China’s CEO Pay Reform: An Analysis of the Financial Impact on Central State-Owned Enterprises (CSOEs)


  • Xiaochuan Tong Bradley University
  • Robert A. Kunkel University of Wisconsin Oshkosh



Event Study, Financial Analysis, Reform, CEO Compensation, State Ownership, China


China’s Central State-Owned Enterprises (CSOEs) are considered to be inefficient with major agency problems where the interests of management and shareholders are poorly aligned. Rather than making decisions that make the CSOE more profitable and to help grow the economy, management will choose to solve government problems such as social stability and low employment (retain redundant workers). As China grows its socialist market economy and lists its stocks on markets in New York and London, it has become increasingly more important to reduce agency problems to better align the interests of management and shareholders. At long last, China’s CEO pay reform is passed to reform executive compensation at CSOEs. This reform is driven by President Xi and the Central Politburo of the Communist Party of China. Using an event study methodology, we find CSOEs, on average, experience a 3.05 percent increase in market capitalization from China’s CEO pay reform. In dollar terms, the mean market capitalization increase was $89 million, and cumulatively, the twenty-four CSOEs in our sample gained $2.136 billion in market capitalization. We conclude that China’s CEO pay reform was highly successful, and the gains were a result of lower executive compensation expenses without increased perk consumption and tunneling activities.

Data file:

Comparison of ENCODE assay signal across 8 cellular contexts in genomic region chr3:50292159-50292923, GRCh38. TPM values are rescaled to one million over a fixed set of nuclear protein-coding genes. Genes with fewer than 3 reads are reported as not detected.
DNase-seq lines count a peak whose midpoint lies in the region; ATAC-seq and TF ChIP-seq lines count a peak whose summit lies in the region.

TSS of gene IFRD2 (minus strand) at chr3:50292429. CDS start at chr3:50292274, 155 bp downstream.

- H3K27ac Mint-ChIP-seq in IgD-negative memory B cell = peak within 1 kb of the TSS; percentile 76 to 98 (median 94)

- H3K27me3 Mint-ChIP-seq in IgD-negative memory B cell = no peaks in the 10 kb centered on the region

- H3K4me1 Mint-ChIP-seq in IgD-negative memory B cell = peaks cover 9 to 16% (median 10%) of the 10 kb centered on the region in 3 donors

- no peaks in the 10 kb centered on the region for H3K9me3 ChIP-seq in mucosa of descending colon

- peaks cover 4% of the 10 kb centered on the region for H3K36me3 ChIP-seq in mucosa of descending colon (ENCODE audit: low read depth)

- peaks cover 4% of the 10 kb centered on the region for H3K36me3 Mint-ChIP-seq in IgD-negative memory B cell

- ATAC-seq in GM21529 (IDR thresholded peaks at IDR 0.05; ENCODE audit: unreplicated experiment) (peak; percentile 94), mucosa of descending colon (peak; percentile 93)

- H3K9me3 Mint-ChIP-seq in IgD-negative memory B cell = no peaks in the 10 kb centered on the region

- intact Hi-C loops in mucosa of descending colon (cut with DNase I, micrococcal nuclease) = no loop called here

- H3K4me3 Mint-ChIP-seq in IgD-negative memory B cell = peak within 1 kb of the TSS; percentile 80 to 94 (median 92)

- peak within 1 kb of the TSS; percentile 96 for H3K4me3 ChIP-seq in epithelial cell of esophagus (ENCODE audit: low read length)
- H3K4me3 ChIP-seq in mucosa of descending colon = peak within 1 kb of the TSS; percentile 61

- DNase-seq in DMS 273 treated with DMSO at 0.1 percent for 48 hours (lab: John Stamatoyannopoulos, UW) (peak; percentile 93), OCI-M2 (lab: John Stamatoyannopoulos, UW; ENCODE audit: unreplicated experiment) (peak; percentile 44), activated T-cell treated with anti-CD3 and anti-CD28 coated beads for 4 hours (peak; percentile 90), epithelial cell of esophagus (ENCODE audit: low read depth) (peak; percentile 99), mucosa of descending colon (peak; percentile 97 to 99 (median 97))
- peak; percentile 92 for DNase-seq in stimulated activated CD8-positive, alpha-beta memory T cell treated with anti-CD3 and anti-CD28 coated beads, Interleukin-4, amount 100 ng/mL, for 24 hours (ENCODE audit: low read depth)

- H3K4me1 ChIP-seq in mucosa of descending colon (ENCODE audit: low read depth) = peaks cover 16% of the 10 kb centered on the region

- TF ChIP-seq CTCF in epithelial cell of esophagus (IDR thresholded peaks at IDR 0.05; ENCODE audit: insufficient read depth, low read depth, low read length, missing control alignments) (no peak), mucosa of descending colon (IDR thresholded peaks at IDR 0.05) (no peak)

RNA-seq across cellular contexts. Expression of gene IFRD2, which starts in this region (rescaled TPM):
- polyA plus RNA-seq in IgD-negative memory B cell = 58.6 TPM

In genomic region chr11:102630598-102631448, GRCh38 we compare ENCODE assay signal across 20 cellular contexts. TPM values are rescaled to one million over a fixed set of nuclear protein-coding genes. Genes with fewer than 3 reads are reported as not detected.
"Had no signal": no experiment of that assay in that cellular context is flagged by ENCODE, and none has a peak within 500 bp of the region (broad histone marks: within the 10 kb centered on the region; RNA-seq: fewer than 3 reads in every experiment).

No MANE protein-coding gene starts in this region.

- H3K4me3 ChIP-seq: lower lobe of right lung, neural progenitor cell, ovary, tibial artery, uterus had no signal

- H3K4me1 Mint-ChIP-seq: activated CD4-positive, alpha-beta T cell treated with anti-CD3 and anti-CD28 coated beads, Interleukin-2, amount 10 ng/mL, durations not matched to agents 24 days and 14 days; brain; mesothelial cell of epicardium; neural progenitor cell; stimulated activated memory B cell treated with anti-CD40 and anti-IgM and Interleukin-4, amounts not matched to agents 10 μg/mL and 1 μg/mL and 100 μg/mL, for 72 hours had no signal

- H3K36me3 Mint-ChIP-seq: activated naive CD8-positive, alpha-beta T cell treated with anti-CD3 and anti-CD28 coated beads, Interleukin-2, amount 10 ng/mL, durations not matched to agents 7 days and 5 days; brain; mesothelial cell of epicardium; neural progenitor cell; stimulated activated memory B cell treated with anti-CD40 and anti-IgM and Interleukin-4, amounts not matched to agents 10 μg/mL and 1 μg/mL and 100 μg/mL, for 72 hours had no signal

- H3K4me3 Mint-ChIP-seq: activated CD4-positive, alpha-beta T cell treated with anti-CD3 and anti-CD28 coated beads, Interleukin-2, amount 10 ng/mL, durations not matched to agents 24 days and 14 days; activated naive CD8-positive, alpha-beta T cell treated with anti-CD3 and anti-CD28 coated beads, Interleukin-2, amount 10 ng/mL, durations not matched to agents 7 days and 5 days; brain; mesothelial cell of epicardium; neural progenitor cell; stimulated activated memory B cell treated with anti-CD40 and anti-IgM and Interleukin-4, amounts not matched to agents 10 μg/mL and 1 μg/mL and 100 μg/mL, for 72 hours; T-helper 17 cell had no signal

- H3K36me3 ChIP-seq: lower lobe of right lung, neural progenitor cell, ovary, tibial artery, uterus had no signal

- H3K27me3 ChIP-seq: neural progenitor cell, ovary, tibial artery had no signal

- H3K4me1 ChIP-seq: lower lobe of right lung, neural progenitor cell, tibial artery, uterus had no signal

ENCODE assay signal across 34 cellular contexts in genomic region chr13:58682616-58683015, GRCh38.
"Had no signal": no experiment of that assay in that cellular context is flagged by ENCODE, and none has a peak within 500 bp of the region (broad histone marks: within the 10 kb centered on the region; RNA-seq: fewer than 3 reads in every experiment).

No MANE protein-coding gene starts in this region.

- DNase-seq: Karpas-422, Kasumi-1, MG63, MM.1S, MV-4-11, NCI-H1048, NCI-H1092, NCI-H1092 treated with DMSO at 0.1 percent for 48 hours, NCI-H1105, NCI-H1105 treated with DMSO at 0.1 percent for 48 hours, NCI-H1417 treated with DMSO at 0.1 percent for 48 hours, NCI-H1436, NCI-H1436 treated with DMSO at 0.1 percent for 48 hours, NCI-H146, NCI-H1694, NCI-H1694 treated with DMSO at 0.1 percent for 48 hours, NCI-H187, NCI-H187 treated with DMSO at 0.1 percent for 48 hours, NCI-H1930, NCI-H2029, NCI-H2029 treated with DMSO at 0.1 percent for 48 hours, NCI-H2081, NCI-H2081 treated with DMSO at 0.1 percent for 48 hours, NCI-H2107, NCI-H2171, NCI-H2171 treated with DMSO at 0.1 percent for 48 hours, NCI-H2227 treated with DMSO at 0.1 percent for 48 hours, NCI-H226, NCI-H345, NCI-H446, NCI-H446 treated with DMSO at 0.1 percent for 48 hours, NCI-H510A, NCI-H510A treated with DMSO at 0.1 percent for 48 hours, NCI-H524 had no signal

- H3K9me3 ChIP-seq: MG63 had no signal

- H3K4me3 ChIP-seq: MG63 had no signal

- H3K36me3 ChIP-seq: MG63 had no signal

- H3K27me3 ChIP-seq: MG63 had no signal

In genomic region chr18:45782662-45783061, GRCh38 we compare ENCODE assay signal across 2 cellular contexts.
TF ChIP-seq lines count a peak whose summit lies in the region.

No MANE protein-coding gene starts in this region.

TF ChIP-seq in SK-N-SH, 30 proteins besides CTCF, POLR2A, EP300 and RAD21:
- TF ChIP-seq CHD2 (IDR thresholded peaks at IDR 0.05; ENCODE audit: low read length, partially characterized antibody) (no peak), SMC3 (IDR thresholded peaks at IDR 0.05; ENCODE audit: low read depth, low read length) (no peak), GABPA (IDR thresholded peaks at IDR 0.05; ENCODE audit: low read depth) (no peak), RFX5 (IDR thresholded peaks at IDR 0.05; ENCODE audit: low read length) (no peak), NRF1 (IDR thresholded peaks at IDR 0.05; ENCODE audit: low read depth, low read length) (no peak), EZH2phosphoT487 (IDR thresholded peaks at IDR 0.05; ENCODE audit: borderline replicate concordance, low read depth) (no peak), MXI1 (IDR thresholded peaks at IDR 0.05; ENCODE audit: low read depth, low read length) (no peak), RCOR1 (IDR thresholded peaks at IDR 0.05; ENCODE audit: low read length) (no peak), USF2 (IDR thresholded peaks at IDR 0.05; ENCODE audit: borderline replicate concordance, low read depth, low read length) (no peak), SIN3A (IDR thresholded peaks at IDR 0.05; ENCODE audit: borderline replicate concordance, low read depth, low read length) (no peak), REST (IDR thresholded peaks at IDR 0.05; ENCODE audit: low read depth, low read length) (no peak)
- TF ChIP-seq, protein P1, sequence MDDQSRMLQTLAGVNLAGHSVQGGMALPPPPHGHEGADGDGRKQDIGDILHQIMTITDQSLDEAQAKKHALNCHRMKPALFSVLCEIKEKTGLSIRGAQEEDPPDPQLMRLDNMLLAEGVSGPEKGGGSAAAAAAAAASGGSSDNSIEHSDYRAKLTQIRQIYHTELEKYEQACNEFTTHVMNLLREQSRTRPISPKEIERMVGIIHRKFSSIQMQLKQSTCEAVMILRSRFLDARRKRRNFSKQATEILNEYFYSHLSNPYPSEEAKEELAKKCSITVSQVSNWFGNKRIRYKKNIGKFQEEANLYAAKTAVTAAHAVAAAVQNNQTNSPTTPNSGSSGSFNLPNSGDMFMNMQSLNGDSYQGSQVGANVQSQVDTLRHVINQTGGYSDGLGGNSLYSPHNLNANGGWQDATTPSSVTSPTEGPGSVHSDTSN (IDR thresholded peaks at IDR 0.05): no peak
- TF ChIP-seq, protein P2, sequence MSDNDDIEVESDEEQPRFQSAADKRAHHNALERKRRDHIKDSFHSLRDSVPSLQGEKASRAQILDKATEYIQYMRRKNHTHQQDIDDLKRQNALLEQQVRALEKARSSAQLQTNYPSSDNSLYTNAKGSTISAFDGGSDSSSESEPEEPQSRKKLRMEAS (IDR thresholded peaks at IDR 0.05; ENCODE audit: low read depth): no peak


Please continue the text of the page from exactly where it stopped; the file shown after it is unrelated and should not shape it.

How to Cite

Tong, Xiaochuan, and Robert Kunkel. 2022. “China’s CEO Pay Reform: An Analysis of the Financial Impact on Central State-Owned Enterprises (CSOEs) ”. Journal of Finance Issues 20 (1):72-80.



Original Article